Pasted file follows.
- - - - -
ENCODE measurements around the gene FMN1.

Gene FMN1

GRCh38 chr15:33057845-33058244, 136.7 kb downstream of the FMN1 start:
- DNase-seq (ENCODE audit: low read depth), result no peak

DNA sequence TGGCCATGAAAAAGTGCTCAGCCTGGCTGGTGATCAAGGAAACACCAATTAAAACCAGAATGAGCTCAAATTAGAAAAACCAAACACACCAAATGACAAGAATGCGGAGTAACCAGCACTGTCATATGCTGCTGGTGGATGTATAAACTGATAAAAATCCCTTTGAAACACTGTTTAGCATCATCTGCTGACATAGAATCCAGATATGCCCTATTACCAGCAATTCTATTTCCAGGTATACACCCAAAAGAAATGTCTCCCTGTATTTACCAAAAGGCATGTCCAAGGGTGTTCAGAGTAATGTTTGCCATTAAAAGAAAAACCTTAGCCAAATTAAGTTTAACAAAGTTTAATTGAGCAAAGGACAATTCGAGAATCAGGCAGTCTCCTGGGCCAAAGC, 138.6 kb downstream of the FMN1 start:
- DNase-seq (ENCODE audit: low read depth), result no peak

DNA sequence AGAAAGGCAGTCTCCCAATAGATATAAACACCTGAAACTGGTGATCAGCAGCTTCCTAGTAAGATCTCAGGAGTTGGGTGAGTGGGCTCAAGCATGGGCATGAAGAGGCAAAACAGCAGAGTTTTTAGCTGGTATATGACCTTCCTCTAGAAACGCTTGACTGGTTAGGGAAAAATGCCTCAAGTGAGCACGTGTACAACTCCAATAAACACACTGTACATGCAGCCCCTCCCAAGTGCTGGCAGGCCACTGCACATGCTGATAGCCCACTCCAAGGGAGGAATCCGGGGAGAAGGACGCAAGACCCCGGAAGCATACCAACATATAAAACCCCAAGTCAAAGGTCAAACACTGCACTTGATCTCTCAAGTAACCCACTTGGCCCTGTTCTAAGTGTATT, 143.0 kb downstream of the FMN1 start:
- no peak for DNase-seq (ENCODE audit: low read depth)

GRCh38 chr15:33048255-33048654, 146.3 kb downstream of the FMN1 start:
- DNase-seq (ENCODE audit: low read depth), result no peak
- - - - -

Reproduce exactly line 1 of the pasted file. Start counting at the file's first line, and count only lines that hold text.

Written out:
ENCODE measurements around the gene FMN1.